Too many writers, not even exclusive to comics, are hell bent on trying to throw so much into their stories that they forget just what it is they are bringing to the table in order to get people interested. They want to focus either on convoluted back stories that have nothing to do with the story or lead the reader along a path that will ultimately confuse them and leave them disappointed. I think of season 2 of one of my favorite shows 24. Season 1 had done a pretty decent job in making sure that everything going on had something, even if it was minor, to do with advancing the main plot, which was the plot from Victor Drazen to try and kill Jack Bauer and David Palmer as revenge for the murder of his family. Season 2 started out with promise in all but one area. Kim Bauer. She was a nanny with a family that it turned out was dealing with a very abusive husband. The fact that Kim was apparently staying with these people for months and the fact that not only was he abusing his family but also hitting on other women and she was oblivious to this is one area that makes you shake your head in disbelief. There is no way someone acting like this guy did would not have been noticed. The big problem though was the fact that, based on season 1, I thought until the very last episode that what was happening to Kim somehow had to do with the main plot of season 2 which ended up not being the case. If you removed all of Kim Bauer’s scenes from that season you would miss nothing of importance. That’s not a knock on her. That’s a knock on producers shoehorning her into a story that she didn’t belong in.

When it’s done right though, when you’re introduced to characters smack dab in the middle of their lives you find yourself immediately lost and immersed in the world and it’s great. Take the original Star Wars. The war between the Empire and the Rebellion had been going on many years before Darth Vader’s Star Destroy attacked the Tantive IV and that knowledge actually helped strength the characters and their motivation when we first meet them. While this story is by no means a classic, much like Star Wars you’re diving into the deep end with this story and brought along for a ride.

The art was pretty good especially with the fact that the story revolved around a construction clean up crew. Apart from the characters themselves there was no superhero action in this piece. It was either boardroom meetings, meetings in homes, or exterior shots. But the art was vibrant and went a long way toward making you care for the characters.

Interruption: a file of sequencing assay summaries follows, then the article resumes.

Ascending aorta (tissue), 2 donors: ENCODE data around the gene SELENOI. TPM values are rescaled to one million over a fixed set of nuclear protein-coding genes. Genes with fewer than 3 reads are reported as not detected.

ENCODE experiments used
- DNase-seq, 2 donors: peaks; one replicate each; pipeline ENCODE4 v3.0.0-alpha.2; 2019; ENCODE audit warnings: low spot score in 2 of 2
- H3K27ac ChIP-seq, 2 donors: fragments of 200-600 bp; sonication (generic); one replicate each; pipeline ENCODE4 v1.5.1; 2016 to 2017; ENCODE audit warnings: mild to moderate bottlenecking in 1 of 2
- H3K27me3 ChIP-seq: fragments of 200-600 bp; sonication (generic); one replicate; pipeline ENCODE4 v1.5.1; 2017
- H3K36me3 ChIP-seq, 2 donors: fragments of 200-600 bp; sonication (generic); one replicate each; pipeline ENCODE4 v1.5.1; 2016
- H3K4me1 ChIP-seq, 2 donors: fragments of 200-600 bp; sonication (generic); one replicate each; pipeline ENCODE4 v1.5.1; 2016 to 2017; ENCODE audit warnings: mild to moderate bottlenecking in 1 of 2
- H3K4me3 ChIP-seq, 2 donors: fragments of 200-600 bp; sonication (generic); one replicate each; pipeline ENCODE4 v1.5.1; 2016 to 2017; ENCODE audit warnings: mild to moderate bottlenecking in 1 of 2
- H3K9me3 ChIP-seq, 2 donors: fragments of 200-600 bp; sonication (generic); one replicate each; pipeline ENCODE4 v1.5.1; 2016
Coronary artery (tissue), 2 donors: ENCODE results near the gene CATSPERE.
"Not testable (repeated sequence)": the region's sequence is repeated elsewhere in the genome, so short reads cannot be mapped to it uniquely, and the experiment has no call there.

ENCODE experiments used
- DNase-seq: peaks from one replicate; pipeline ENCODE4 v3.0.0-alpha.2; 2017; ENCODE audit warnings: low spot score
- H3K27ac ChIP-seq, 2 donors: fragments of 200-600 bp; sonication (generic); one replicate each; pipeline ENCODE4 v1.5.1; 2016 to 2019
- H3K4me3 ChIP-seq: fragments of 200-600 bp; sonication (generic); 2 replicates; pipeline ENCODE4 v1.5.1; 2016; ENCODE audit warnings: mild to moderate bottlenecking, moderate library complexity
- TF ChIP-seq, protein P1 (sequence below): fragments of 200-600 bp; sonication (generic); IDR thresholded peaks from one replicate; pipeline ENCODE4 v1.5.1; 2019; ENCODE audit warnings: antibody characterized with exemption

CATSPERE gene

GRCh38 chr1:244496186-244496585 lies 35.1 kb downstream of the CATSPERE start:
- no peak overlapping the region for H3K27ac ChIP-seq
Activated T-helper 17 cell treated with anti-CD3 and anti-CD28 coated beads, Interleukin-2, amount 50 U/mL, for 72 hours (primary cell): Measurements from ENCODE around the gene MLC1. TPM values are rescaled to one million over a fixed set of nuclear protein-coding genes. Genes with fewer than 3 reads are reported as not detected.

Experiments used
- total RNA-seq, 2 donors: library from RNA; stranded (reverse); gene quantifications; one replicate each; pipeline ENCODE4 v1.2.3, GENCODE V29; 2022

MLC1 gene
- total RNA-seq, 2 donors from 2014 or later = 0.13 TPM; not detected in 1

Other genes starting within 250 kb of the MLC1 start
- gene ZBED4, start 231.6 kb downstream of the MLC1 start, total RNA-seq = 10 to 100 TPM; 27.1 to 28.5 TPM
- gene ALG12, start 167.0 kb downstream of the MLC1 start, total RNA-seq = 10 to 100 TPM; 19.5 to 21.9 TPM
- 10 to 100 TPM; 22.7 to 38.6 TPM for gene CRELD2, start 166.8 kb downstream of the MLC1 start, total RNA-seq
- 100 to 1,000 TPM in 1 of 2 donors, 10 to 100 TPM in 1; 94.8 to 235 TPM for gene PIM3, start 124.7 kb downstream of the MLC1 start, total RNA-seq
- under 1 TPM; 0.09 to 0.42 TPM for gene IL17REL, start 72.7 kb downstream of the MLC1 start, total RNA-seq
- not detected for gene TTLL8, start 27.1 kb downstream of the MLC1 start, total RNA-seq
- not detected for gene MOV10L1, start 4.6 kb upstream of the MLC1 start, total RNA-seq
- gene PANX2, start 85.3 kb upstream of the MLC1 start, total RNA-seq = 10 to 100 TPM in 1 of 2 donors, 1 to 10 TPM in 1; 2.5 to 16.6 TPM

The Bad:

As always I have to focus on something that didn’t quite sit well with me. This is more quibbling at this point but when it came to how they glossed over the fact that we were in a post Civil War era where superheros either had to have registration cards or face jail time, it seemed silly for a company that so far in the comic had gone out of their way to follow the rules and be safe would suddenly decide that it was ok to get superhero involvement without checking their registration cards. Argue all day about whether the cards are right or not and that argument would be irrelevant because for a company that wanted to continue to get government money in order to continue as a business, I don’t buy that they would let something this big slip. Some may say that this may mirror how some companies hire illegal immigrants but I would disagree. Superheros are very much legal citizens. As long as they plan to use their powers they’ve been required to be registered for just such situations that New York had faced in the battle against The Hulk. Again, argue whether that was needed or not but this should not have happened. All it was was a glaring transparent plot device that allowed the Thunderbolts to appear at the end of the story to see if people were registered. You could see something like that coming from a mile away.

The only issue I had with the art was around the CEO of Damage Control. Everyone but her was drawn in such a way as to make them appear as comic book versions of magazine models. But not the CEO. She’s overweight and looks like my foot if it swelled up to look like a walking hippo. Not everyone on Earth has to be depicted as pretty in a comic but you can do better in terms of making people at least appear normal.

Bottom Line:

This comic made me more excited to see a potential Damage Control television show. I really want Marvel to consider posting more Damage Control stories as well apart from the three they have. It goes a long way to explain how things work behind the scenes in the Marvel Universe. It’s also a great study on average people dealing with the aftermath of superhero actions. I give the story an 8.

The art was good for all but its depiction of Mrs. Hoag, the CEO of Damage Control. Again, not everyone has to be pretty and a model but if they’re just a normal schlub, please don’t go out of your way to make them look deformed. I give the art a 6.